Mattia J Gilmartin
New York University, USA
Keynote: J Nurs Care
Clinical Nurse Leader (CNL) practice, by definition, requires individuals to make career transitions. CNLs must adjust to their new work role and responsibilities and doing so also entails individual adjustment. Prior work, has not examined the role of individual-level factors in effective CNL role transition. This study contributes to CNL implementation efforts by developing, understanding of personal and contextual factors that explain variation in individuals├ó┬?┬? levels of self-confidence with performing the key functions of the CNL role. Data were gathered using a cross-sectional survey from a national sample of RNs certified as CNLs. Respondents├ó┬?┬? perceptions of their confidence in performing CNL role competencies were measured with the Clinical Nurse Leader Self-Efficacy Scale (CNLSES). The CNLSES is a 35 item state-specific self-efficacy scale with established measurement properties that assesses nurses├ó┬?┬? perceptions of their ability to function effectively as a CNL. Demographic data were also collected. Data were analyzed using a general linear regression model. One hundred and forty-seven certified CNLs participated in the survey. Results indicate that respondents vary in their confidence with performing the 9 role competencies associated with CNL practice. Results also showed that respondents├ó┬?┬? confidence in their abilities to carry out the core functions associated with the CNL role varied significantly across geographic region, organizational type and by CNL graduate program model. The results of this study show important differences in CNLs├ó┬?┬? levels of self-confidence with the core competencies of their role. It may be important to develop targeted career transition interventions to gain the full benefit of CNL practice.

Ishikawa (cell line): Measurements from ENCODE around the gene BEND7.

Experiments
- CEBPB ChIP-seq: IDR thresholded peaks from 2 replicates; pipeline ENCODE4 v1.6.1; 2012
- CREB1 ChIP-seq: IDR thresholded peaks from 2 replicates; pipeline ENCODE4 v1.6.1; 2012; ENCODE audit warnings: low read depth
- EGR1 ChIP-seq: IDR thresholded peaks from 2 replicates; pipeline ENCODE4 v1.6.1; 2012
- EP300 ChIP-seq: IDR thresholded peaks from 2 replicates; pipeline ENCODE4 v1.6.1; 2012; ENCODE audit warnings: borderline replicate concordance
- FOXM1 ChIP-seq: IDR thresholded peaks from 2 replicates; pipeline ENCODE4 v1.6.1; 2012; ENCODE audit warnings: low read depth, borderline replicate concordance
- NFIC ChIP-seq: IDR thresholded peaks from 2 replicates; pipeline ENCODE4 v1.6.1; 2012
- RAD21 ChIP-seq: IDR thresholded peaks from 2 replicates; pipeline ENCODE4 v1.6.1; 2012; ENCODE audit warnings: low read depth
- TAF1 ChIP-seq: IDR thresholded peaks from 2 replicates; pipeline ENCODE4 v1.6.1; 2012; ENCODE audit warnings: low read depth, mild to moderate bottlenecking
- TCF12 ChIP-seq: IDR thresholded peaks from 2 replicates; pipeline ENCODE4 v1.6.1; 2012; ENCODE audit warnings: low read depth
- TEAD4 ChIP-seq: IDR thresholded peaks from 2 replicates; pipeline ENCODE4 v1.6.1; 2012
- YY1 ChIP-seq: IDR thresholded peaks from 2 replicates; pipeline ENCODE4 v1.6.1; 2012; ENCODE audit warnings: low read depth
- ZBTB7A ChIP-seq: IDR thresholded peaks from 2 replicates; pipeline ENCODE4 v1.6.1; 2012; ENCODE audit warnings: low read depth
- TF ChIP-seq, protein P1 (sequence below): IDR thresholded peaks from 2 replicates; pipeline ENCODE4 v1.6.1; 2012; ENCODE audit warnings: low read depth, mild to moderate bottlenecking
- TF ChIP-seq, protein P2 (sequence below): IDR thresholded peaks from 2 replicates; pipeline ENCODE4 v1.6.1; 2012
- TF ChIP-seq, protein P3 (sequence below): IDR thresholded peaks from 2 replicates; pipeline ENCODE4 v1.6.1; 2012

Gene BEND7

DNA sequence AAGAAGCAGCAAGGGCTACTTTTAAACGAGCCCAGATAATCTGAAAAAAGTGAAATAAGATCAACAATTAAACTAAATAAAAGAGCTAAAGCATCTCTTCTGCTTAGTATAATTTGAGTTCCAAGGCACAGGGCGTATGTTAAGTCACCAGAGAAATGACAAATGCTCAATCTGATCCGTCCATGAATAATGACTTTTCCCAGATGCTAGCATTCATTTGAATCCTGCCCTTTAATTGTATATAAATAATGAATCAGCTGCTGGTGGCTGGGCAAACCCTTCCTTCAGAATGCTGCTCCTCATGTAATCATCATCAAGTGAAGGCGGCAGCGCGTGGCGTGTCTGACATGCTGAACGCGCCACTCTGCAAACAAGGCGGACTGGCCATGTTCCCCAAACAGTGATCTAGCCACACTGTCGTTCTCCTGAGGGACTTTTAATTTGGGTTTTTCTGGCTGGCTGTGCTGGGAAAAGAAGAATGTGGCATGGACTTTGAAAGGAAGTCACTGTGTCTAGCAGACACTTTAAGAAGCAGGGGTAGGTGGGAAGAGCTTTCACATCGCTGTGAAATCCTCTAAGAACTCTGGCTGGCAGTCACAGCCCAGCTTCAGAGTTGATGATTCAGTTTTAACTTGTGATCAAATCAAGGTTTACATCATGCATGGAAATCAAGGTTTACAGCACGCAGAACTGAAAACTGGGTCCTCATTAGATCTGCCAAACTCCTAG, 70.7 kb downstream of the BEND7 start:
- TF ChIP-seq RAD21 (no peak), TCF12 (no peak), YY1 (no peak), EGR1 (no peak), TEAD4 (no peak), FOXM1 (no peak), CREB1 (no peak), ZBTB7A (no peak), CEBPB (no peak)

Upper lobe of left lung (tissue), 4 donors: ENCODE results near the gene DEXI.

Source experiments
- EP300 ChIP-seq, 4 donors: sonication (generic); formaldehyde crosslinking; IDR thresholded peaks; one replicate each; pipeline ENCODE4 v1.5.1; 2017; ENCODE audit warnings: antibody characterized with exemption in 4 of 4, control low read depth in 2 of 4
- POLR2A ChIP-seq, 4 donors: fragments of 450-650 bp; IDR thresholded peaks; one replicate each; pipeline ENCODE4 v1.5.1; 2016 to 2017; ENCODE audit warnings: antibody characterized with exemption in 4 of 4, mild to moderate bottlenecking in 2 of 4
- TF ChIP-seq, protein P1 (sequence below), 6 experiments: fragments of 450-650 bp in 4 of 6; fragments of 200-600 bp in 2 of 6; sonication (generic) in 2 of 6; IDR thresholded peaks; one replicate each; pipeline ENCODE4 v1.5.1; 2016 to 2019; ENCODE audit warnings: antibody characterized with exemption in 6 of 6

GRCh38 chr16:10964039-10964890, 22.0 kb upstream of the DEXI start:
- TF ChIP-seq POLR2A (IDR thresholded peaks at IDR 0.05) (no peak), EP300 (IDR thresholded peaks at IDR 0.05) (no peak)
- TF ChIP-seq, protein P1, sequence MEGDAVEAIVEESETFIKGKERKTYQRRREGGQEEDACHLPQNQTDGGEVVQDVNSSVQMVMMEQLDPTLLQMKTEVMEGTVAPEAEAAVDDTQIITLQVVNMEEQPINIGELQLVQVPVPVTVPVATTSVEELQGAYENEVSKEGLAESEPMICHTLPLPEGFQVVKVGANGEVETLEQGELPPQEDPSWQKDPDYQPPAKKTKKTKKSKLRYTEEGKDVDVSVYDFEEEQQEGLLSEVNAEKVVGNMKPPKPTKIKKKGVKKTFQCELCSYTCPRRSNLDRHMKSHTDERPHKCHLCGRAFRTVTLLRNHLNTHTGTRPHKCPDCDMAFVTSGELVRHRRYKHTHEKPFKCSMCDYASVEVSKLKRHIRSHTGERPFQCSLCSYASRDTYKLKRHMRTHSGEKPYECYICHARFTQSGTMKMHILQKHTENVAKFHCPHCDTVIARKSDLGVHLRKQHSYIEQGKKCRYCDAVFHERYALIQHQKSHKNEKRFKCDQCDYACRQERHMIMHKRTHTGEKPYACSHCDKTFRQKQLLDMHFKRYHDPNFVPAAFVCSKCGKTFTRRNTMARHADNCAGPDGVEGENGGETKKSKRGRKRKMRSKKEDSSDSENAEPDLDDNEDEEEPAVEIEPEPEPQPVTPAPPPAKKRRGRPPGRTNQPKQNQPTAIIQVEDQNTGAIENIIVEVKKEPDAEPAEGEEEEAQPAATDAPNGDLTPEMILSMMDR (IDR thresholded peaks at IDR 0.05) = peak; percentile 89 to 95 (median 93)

Mattia J Gilmartin is a Senior Research Scientist and the Director for the Center for Continuing Education at the New York University (NYU) College of Nursing. Her research focuses on leadership, organizational change, innovation and value creation, and managerial effectiveness in health care organizations. She has published in leading nursing and health care management journals and serves on numerous editorial boards. She is a member of the Academy of Management and Health Care Management Division, where she was recently appointed as the Division Chair-elect. She was awarded with the University of Virginia’s Raven Award. She holds a Doctoral degree from the University of Virginia, Bachelor’s degree and a combined Master’s in Nursing and Master’s of Business Administration degree from the University of San Francisco.
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